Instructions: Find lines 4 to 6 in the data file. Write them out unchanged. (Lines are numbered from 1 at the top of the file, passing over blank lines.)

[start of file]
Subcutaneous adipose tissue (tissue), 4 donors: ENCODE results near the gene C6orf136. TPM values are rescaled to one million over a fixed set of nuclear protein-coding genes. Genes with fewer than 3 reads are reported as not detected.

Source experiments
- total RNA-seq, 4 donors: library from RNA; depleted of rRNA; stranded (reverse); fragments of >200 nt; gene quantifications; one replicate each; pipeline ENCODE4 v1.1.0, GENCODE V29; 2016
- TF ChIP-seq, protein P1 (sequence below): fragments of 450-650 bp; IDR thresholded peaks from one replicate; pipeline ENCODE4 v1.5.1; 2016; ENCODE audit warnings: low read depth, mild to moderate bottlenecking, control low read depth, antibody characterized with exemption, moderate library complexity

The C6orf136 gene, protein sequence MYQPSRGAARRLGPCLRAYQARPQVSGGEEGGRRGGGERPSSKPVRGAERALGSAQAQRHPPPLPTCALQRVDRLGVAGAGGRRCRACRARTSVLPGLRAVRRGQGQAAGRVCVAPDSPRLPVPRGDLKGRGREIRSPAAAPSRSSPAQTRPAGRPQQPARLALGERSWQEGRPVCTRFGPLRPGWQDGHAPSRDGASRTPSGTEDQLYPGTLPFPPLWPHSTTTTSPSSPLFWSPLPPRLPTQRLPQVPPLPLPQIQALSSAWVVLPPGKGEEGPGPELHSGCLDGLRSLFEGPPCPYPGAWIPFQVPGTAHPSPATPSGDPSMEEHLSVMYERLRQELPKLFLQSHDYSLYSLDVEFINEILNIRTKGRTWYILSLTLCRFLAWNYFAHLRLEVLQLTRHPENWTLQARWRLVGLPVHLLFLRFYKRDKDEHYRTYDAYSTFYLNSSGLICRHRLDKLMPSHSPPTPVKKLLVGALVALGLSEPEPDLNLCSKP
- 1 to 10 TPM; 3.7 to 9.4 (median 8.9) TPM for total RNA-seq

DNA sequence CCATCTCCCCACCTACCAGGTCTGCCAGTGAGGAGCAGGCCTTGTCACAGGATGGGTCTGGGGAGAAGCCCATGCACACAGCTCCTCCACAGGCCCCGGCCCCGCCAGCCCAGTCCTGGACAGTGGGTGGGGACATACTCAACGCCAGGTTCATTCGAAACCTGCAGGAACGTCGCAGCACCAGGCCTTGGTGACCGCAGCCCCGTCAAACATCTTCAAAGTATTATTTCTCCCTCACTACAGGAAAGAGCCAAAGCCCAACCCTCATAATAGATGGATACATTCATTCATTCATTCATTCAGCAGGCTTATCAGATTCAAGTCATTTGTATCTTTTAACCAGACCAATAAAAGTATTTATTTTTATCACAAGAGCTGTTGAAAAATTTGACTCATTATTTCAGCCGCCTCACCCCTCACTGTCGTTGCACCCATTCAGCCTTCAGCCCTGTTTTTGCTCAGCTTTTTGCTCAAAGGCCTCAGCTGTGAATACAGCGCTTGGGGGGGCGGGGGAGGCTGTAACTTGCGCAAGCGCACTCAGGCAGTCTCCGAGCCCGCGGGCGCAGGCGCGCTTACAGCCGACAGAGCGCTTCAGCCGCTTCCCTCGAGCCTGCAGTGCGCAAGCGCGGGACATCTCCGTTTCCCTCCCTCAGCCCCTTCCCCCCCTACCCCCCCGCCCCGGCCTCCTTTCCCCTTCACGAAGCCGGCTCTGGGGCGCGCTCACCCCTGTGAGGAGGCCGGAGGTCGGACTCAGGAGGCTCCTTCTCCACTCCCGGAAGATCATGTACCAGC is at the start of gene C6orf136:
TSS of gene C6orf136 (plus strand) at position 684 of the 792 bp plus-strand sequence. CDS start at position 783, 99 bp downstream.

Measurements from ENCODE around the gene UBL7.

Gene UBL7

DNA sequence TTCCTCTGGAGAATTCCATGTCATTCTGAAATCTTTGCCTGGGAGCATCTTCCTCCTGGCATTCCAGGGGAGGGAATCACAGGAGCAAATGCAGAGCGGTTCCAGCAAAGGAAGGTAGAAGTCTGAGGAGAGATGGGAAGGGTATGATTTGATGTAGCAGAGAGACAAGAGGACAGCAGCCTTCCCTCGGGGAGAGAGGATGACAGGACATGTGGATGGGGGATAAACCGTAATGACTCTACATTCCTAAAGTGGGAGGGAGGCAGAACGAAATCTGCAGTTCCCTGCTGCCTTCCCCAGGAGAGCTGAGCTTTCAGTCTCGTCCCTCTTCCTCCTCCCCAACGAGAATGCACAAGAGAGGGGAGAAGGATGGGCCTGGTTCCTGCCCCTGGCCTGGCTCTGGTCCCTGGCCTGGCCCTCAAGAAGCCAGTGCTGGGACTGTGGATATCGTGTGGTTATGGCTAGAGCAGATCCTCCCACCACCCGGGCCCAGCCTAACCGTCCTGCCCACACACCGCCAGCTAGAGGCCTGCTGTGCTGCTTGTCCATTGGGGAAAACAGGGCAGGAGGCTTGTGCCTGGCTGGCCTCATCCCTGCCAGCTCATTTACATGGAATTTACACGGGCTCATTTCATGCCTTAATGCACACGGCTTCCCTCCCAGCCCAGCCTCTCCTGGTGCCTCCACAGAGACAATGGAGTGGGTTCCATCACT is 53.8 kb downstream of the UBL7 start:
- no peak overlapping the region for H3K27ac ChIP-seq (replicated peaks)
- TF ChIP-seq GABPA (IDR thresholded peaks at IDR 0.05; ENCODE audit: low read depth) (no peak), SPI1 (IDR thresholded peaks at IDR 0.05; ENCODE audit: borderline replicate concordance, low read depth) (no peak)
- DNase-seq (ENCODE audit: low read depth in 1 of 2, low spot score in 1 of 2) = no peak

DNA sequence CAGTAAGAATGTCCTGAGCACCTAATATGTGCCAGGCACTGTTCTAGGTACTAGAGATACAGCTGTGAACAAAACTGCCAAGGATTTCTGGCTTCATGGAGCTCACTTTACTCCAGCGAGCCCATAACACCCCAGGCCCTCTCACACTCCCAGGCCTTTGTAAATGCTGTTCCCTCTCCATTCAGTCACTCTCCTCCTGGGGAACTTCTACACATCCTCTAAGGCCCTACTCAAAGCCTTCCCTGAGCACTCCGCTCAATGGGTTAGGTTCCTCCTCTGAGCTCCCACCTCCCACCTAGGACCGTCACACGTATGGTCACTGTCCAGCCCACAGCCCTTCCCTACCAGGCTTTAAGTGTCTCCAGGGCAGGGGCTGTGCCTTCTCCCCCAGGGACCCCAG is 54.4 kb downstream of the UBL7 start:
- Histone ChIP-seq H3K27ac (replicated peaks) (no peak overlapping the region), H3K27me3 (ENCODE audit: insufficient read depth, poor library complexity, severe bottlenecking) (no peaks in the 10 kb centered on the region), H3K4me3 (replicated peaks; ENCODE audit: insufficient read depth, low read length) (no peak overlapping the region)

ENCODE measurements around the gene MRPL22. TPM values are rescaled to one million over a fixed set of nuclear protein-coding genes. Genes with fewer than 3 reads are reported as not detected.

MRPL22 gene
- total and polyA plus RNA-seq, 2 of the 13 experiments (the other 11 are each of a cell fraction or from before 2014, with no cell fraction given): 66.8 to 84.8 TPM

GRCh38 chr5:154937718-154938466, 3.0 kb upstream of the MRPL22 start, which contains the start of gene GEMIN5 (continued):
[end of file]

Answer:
- TF ChIP-seq, protein P1 (sequence below): fragments of 450-650 bp; IDR thresholded peaks from one replicate; pipeline ENCODE4 v1.5.1; 2016; ENCODE audit warnings: low read depth, mild to moderate bottlenecking, control low read depth, antibody characterized with exemption, moderate library complexity

The C6orf136 gene, protein sequence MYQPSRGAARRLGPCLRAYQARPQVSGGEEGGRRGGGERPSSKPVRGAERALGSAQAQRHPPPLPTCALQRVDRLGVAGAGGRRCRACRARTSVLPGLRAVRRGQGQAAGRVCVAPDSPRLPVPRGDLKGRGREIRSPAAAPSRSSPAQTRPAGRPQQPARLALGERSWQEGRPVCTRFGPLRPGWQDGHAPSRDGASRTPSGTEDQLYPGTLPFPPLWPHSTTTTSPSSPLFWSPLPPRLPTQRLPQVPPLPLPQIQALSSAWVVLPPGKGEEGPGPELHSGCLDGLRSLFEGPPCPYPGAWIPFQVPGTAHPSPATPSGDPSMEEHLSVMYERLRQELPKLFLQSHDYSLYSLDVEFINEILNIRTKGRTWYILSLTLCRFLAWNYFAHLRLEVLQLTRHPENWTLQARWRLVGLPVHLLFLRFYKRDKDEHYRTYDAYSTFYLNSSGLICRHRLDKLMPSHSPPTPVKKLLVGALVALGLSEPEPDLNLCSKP
- 1 to 10 TPM; 3.7 to 9.4 (median 8.9) TPM for total RNA-seq